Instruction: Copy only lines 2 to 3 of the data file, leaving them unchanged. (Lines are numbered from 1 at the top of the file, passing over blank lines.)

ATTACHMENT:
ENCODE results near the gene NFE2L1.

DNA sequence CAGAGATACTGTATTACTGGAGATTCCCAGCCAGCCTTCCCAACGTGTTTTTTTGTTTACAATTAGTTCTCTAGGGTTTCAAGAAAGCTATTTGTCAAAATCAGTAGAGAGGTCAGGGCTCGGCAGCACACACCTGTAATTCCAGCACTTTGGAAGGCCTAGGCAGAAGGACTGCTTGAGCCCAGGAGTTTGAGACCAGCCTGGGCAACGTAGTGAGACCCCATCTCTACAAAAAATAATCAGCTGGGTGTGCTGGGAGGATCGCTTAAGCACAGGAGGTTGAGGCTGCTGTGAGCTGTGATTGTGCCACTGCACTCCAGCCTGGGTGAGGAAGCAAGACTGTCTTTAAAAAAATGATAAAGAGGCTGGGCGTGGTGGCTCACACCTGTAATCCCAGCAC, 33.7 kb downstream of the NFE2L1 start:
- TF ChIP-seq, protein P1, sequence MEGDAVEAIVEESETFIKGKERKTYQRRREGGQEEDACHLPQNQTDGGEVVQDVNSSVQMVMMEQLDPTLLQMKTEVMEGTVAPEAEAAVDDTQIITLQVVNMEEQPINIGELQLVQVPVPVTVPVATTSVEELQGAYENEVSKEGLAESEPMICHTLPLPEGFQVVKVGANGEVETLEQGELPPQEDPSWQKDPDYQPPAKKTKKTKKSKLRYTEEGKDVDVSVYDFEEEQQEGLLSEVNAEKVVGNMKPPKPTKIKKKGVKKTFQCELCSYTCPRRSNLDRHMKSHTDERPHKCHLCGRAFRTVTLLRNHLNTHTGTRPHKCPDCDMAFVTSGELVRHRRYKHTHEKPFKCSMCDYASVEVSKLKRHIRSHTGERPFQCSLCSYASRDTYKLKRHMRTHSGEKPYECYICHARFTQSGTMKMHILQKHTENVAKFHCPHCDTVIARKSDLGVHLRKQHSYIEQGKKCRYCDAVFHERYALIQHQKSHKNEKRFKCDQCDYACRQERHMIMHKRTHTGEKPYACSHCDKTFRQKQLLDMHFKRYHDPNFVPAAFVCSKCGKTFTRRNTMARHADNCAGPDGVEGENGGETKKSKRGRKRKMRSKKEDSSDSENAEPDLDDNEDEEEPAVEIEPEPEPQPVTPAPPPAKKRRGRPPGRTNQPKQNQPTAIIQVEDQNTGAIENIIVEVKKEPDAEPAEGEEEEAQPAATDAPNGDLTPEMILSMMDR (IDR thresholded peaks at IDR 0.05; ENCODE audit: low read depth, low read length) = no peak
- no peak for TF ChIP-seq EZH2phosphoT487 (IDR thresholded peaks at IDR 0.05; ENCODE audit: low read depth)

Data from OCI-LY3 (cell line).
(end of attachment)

DNA sequence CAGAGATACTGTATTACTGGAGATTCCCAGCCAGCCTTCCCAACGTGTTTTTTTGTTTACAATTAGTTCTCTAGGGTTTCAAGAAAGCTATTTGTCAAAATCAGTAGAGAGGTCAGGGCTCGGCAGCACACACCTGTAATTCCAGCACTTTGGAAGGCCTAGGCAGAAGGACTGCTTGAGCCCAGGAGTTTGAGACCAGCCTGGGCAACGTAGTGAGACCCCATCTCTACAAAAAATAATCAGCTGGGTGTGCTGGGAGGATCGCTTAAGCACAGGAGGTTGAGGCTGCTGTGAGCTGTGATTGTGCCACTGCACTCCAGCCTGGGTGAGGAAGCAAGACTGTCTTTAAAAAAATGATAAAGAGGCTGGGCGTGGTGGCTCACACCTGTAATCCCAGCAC, 33.7 kb downstream of the NFE2L1 start:
- TF ChIP-seq, protein P1, sequence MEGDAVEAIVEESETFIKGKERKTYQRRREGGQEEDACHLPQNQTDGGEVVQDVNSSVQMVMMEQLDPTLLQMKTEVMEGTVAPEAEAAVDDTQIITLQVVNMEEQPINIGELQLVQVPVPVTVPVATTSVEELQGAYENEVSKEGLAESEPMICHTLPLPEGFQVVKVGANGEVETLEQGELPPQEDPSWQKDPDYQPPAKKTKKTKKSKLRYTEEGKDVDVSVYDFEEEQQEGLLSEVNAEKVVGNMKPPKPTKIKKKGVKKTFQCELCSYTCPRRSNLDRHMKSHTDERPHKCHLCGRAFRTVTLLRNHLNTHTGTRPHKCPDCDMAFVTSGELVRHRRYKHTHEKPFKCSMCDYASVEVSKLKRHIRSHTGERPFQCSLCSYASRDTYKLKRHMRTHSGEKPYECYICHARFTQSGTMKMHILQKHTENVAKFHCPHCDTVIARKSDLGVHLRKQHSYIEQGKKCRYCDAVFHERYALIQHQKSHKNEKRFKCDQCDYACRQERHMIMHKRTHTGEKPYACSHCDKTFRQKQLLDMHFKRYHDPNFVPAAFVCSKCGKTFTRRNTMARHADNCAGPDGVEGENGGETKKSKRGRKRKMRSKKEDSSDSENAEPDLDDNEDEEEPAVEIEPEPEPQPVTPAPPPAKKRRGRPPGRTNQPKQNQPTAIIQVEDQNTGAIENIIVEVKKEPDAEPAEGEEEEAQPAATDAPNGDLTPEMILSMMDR (IDR thresholded peaks at IDR 0.05; ENCODE audit: low read depth, low read length) = no peak